Crypto lender Vauld has announced that the ambitious plans by Nexo to acquire the company have fallen apart after nearly five months of deliberations.
Insiders claim that the announcement is not absolute because a breakdown of negotiations of this kind will involve a joint statement from the parties. There is widespread speculation that Nexo is still keen on pursuing the deal despite the inability to reach an agreement.
“We were previously exploring a potential acquisition by Nexo as part of the proposed restructuring plan,” said Vauld on Twitter. “To provide a very brief summary, our discussions with Nexo have unfortunately not come to fruition.”
Nexus co-founder Kalin Metodiev disclosed via email that his company is not throwing in the towel and expressed commitment to helping Vauld’s creditors recover their funds.
“Nexo has not given up on its attempt to save Vauld and help its creditors recover the maximum possible platform funds,” said Metodiev.
Negotiations over a potential acquisition were opened in July after Vauld went through a harrowing patch characterized by the halting of withdrawals for customers, laying off 30% of the workforce, and filing for a moratorium against creditors. At that time, Nexo stated that it was willing to buy Vauld to “reorganize its future operations” to spread its tentacles across Southeast Asia.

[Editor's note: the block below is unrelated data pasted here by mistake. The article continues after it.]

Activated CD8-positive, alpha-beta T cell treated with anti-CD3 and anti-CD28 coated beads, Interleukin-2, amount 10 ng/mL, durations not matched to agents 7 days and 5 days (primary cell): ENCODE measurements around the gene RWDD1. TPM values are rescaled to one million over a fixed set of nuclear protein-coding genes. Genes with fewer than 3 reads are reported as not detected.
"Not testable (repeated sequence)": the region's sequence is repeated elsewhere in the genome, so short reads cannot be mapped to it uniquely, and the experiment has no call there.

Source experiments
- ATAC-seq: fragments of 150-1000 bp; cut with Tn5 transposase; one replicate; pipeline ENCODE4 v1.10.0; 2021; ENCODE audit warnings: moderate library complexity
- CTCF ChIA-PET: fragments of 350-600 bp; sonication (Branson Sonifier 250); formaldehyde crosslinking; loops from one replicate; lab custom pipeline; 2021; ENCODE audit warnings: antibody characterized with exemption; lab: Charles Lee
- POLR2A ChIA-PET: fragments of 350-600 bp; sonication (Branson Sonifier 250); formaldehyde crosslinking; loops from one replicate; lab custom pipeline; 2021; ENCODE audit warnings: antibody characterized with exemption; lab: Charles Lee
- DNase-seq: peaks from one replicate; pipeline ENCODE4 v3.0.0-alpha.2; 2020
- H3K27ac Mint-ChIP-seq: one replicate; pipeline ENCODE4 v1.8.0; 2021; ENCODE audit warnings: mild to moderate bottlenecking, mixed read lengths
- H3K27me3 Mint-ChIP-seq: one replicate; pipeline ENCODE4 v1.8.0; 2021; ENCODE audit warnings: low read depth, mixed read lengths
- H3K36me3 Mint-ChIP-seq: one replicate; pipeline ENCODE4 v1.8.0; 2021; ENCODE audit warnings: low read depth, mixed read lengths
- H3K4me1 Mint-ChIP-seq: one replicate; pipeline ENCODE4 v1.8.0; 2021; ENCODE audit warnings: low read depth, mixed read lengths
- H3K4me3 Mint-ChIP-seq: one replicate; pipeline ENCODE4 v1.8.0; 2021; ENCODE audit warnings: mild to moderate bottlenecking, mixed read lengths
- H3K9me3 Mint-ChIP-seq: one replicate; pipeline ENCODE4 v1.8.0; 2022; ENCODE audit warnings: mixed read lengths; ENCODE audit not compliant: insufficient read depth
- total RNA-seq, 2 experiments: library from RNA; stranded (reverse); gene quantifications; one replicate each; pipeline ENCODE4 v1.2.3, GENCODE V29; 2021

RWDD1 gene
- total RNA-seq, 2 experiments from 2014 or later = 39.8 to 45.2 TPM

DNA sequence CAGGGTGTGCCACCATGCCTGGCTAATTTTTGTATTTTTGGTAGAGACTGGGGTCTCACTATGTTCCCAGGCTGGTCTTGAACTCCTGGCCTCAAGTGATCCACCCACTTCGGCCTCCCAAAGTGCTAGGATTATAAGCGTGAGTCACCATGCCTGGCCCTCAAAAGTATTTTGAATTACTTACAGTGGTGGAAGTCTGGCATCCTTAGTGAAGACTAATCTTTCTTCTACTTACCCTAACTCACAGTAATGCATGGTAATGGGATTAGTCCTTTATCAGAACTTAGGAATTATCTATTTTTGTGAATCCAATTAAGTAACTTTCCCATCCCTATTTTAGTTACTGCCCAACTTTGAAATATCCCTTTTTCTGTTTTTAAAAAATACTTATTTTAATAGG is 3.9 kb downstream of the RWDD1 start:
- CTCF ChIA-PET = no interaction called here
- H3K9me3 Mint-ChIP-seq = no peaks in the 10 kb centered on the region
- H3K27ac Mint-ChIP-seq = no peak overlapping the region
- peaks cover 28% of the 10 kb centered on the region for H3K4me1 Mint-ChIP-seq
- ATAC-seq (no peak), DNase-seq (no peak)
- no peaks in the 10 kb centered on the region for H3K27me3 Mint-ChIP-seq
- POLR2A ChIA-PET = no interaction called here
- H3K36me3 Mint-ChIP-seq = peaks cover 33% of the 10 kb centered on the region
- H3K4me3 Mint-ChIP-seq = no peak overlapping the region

The breakdown of negotiations occurred with time running out for Vauld to submit its restructuring report to creditors as the specter of class-action lawsuits hovers around the embattled digital asset lender.
Things are not looking so bright for Nexo
Despite Nexo’s plan to purchase Vauld, the company is dealing with problems of its own that industry participants believe could have swayed Vauld’s decision to pull out from negotiations.
The first concern is Nexo’s planned departure from the United States after discussions with regulators came to a dead end. Nexo has already ended its services in New York and Vermont, while the states of Indiana, Kentucky, Maryland, and South Carolina will be phased out.
“It is now unfortunately clear to us that despite rhetoric to the contrary, the U.S. refuses to provide a path forward for enabling blockchain businesses, and we cannot give our customers confidence that regulators are focused on their best interests,” said a company’s blog post.
Another grave concern for Vauld was the failure of Nexo to respond to requests seeking to know its financial condition. Furthermore, the absence of an early exit option for Vauld’s creditors may have been the straw that broke the camel’s back.
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